Below is my 'First Light' review of The Meade LXD75 - 127mm Refractor Posted on Astromart 9th June, 2005.

I've left the review as is, including my 'over the top' ravings about the scope .....


Meade LXD75 127mm Refractor

Meade LXD75 127mm Refractor
By James MacWilliam - 6/9/2005

LXD75 127mm Refractor

Just a quick review of this scope for the sole reason that I couldn't find one myself when considering buying it!

I spent the last year with the Orion 100mm EQ F/6 and wanted to move to the LXD75 for several reasons:

1. Driven
2. Supersize Me! (A Big Refractor relative to the Orion)
3. GOTO
4. Lunar Planetary Imager (An intro to Astro-Photography)

The Big Dobo craze just doesn't grab me. The main reason is I find it very hard to point these scopes accurately, and as for star hopping - eh? I find it a challenge just to move the target back to the centre. Perhaps if I had some upside down reverse image glasses on :-)

So Refractor it had to be .... I wanted the 6" so so much!!! And Now? Thank God I went for the 5"!!!

The 6" is a behemoth and I live in a condo with hallways and stairs (arms tired enough yet?), and a parking lot to negotiate ...

When the 5" arrived and opened the box I knew I had the right scope.

It looked very impressive. It weighs 15lbs, which is right on the high side of my comfort level. This also puts it well on the comfort side of the LXD75 mount which is built to ahem, 'withstand' (I think that describes the situation) the 28lb 6" scope!

Everything was delivered in good order, no missing parts, everything worked.

I assembled the scope, tripod and mount in about an hour - taking my time. I initialised the autostar and faked a polar alignment all without any problem. I had previously ordered the Orion Dynamo - 7 amp hour version and this provides ample power without adding to the transport weight burden.

Our first night out with the new scope I slewed over to Jupiter just using the Arrow keys (without a star alignment).

I could immediately see a big difference in the detail presented by Jupiter when compared with the Orion 100mm. The cloud belts didn't look smooth anymore, more like (as Stephen Hawking might have put it had he been a Vet instead of a Theoretical Physicist) 'Cats Fur' ...

I had also pre-purchased an Orion 7.5mm Epic ED eyepiece. I figured I needed at least one 'Good' eyepiece for use on the new scope. I plugged this into the scope and at 155x, the view was impressive. I immediately could see a moon emerging from behind Jupiter. Other club members then had a look at this and about 10 mins later it was gone. We were slightly baffled at this until we referenced the scenario and found Io had emerged from conjunction and then been eclipsed by Jupiter's shadow! Pretty exciting stuff for our first night with the new scope ...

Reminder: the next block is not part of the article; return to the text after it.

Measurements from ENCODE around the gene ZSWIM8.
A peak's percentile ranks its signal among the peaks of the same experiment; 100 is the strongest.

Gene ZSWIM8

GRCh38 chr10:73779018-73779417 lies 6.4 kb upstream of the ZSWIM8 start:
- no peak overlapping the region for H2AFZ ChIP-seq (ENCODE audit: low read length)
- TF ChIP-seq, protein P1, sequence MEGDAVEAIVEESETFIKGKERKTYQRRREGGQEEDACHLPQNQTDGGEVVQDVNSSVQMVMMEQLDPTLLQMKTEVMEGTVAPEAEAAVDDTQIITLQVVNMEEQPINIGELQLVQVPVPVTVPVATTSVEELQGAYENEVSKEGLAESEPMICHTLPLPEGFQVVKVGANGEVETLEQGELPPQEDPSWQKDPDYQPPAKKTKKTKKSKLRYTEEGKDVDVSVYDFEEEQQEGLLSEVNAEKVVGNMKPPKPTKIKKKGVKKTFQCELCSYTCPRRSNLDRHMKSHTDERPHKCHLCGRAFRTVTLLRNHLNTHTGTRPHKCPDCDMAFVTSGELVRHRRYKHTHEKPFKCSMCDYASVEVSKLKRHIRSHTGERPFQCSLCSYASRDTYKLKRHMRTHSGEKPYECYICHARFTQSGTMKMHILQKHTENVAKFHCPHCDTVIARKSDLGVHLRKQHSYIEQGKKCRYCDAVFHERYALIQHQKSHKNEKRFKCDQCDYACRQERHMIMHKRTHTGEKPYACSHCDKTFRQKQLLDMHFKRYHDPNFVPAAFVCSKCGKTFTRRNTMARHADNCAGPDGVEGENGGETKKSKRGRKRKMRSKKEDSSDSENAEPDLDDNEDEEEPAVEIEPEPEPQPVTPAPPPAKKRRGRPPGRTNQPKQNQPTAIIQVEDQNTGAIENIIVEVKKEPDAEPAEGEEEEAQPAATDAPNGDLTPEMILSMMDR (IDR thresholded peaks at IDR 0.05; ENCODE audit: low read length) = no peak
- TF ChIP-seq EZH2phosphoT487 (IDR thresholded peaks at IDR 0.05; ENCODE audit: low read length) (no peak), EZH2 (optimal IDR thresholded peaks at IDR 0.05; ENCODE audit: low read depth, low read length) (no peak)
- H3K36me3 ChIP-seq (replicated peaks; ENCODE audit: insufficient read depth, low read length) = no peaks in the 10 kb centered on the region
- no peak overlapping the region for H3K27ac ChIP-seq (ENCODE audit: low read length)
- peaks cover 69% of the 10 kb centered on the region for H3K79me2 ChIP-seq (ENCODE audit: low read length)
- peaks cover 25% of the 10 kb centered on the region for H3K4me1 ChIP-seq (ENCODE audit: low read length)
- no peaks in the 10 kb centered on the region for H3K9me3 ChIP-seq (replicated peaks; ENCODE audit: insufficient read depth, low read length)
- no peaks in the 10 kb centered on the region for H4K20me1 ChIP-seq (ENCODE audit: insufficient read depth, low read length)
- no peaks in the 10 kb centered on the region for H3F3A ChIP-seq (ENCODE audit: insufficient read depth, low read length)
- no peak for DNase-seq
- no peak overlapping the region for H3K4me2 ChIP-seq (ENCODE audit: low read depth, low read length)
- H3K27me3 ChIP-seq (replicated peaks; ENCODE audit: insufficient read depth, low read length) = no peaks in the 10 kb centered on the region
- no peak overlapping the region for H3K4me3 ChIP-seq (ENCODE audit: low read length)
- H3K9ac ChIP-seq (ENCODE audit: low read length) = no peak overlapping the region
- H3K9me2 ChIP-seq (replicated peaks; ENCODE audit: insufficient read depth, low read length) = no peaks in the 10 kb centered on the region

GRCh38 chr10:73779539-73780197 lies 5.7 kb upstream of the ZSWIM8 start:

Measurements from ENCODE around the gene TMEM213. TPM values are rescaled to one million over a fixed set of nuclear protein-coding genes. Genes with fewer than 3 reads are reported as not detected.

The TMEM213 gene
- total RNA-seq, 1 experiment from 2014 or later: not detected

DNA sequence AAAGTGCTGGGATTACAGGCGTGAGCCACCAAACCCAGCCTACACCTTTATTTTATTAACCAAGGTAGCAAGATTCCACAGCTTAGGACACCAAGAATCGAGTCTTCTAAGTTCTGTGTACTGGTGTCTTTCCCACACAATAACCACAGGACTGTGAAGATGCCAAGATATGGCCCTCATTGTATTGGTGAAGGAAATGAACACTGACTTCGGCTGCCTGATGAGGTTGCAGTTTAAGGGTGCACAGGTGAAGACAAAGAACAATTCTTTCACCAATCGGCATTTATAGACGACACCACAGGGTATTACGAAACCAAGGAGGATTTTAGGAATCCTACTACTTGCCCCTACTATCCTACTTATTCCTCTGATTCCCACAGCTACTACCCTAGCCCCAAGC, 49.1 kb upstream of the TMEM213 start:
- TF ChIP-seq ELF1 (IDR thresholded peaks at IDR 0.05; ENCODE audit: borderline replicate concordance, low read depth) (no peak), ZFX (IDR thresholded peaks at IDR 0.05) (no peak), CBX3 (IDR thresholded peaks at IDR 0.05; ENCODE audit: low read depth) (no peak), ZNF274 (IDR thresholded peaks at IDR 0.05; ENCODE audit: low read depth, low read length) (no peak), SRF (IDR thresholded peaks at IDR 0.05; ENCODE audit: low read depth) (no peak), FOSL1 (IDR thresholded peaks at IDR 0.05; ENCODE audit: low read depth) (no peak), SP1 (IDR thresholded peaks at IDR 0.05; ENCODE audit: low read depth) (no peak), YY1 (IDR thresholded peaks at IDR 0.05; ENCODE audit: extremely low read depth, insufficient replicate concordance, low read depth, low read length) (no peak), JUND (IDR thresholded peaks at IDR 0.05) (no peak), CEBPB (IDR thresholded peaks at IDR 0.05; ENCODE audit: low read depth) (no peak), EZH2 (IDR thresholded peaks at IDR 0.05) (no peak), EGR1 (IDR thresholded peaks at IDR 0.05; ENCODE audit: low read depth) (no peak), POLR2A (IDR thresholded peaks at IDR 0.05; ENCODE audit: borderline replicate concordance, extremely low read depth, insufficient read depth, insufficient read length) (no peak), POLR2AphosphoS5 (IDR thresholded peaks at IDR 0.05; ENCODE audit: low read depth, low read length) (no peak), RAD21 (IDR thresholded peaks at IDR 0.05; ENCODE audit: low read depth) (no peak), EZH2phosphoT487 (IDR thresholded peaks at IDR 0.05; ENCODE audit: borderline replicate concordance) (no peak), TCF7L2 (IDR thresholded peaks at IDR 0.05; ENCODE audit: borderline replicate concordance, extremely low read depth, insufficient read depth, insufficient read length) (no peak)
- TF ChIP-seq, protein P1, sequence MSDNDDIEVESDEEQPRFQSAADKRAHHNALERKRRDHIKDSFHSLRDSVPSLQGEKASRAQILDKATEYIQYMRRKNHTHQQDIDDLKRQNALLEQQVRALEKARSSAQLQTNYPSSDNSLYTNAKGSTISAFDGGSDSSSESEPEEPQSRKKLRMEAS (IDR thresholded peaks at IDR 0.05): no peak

Then I did a 2 star alignment - which is very simple and slewed to M3, then M5. The scope was pointing pretty close to these but they were still just outside the main field of view of my 25mm eyepiece. I then did a 3 star alignment and that made a big difference. Pointing was then dead on! I always use 3 star alignment now.

Our first session was great on the planets, but not too impressive on the Deep Sky. But next time out, I learned what a difference an observing site makes. This time we were not looking over glare. The seeing was poor on the planets so I used the GOTO to point to some globs, galaxies, and nebulae. I was amazed at how good the Ring (M57), M81/M82, The Dumbbell (M27) all looked through the scope ... I had seen the ring through an 8" reflector on the firs night and thought - well don't bother with that, its barely seeable. But at the new site, it looked amazing ....

So much for a quick review ...

Summary: The Scope Hit All The Targets I Had For It.

Tracking - 8/10
GOTO - 10/10
Size - 10/10 (great move up from the 4")
Imaging - ?/10 (still learning this)

First Light

We imaged Jupiter's moons on the first night out and imaged some actual detail on the second try! So the LPI is as easy to use as they advertise and it’s fueled our desire to learn more. So I have to say we've only had three nights out with the scope so far and that’s a very short time to find its limits. But I also have to say, the capabilities and performance so far are superb!

If you are a stickler for super fine engineering then you will not be happy with for instance the focuser. It could be a lot smoother, but I took it apart and it’s pretty easy to fiddle with to achieve smoother operation.

Overall this is amazing value. I would rate the scope at 10 out of 10 on value and performance.

Thanks for reading,

James


 

 

 

 

 

 

 

 

 

Post Meade LXD75 Update

Ah the 127mm Refractor, I knew it well! Alas we have now parted company. In an attempt to get some faster (and lighter) optics for short exposure imaging I sold the Meade to a good pal and experienced photographer. I replaced it with a Celestron 6” Newtonian on EQ mount The Omni XLT 150 is F/5 compared with the Meade’s F/9.3 optics. The Meade is great visually though and I recently saw Uranus through the scope and was impressed by the clear disk and ‘real’ colour presented. On the same night I could not find the 7th Planet in my non GoTo Scope. After having the scope for a couple of years I would evaluate its strong and weak points like so:

 

Weaknesses:

Focuser (quite coarse, tricky to adjust without loosening too much)

Drives (quite noisy but only a problem if you bothered by it)

LPI incompatible with Windows Vista users have now found a workaround

Tripod a little low for a long refractor

 

Strengths:

Excellent optics

Solid heavy duty construction on everything

More objects and functions in the GoTo Database than the competition by far

Price still beats everyone else and includes imager

Tracking achieved three minutes unguided (1180 FL) for my M42 image.